I know it is still March, but it is never too early to get your tick management protocols in place.
Natural Tick Repellent – Stephen Buhner
Take ½ teaspoon each of the essential oils
- Rhododendron Tomentosum
- Tagetes Minuta
- Chanaecyparis nootkatensis
- Artemisia absinthium
- Myrica gale (bog myrtle)
- Juniperus Virginia
- Eucalyptus citriodora (lemon eucalyptus)
- Origanum majorana (marjoram)
M-F – 12-1 pm
Always call ahead to be sure of supply.
Available this week
- Free range organic eggs at $8/dozen – we newly added free choice kelp to their now full farm free range lifestyle.
- holy basil, burdock, in 2 ounce bottles – $12
- frozen certified organic applesauce – just the apples cooked down in water – $7/quart
- 2 ounce jars of comfrey salve – $10 each
- 2 ounce jars of hemp salve – $10 each
- 2 ounce jars of calendula salve – $10 each
- garlic powder – $10/2 ounce
- frozen pork stock – $7.50/quart
- frozen chicken stock – $7.50/quart
- frozen pork cuts –regular ribs, ground pork and roasts – $12/lb.
- ham and bacon – $18/lb.
A lot can happen in the space of 3 weeks. Our last update was on February 14. Here Clare, Liz, Leslie and Laurie are sorting screws so that we could clean up the shed. We can now get in and find stuff.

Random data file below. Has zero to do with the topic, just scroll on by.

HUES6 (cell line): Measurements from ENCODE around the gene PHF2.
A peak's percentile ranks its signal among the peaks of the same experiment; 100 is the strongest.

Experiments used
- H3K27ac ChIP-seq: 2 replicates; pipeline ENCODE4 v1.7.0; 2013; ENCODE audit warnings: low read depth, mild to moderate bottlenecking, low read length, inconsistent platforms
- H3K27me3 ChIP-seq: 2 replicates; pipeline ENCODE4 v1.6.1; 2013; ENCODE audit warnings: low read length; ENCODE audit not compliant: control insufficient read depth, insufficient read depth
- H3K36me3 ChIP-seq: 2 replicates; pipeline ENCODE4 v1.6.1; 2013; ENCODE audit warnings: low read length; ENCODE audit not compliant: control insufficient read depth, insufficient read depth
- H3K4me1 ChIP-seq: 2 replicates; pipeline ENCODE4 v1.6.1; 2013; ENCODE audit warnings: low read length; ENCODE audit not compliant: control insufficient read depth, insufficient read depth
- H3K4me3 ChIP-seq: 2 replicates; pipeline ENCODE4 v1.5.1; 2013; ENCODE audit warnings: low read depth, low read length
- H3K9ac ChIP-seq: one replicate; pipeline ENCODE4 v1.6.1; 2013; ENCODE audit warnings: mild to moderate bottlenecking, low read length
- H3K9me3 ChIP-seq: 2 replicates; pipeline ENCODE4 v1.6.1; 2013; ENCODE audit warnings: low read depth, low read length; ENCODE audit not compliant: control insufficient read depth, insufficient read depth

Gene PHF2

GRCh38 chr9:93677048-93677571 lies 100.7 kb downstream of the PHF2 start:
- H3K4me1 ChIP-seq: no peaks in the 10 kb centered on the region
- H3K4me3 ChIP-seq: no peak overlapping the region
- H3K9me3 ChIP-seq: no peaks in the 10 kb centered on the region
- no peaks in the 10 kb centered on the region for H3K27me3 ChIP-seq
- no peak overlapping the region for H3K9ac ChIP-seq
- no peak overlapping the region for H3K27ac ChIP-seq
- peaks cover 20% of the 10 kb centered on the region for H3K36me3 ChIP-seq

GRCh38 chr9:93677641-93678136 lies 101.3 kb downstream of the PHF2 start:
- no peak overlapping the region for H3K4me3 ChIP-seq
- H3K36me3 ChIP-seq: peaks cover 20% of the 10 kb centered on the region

We also cleaned up the shed attic, gave away all of the bee stuff (yes, we are out of business) and are now stashing little bits of fencing therein.
Jack and Jonathan discuss the garage project.
Starting seeds – Clare, Laurie, Kamarin, Jonathan.
Kamarin is the man. We were graced with his presence on school vacation week. He will be back whenever his schedule permits over the next year.
Liz Williams is our new girl traveling from Arlington every Wednesday.
Yes, we finished the blue house, with an amazing array of leadership and support staff over the 6-8 weeks that it took us to completely rebuild it.
Eloise had her kittens on February 25, on our bed, as usual.
Jonathan doing the weekly foliar in the yellow house. Lettuce looks good, spinach still coming up. Chickweed growing strong (no, we didn’t plant that!)
Prepping beds in the blue house.
We actually pruned the entire home orchard this past Thursday and Friday, took down some dead trees, and cleaned up the firewood and brush. A very successful start to the pruning season.
The garage crew reconnoiters. Friday they fixed the corner of the garage where a big truck took it out several years ago. Great leadership by John and Stu as always.
I know, I know, it has been really cold this past week, but the sun is strong and there is spring in the air!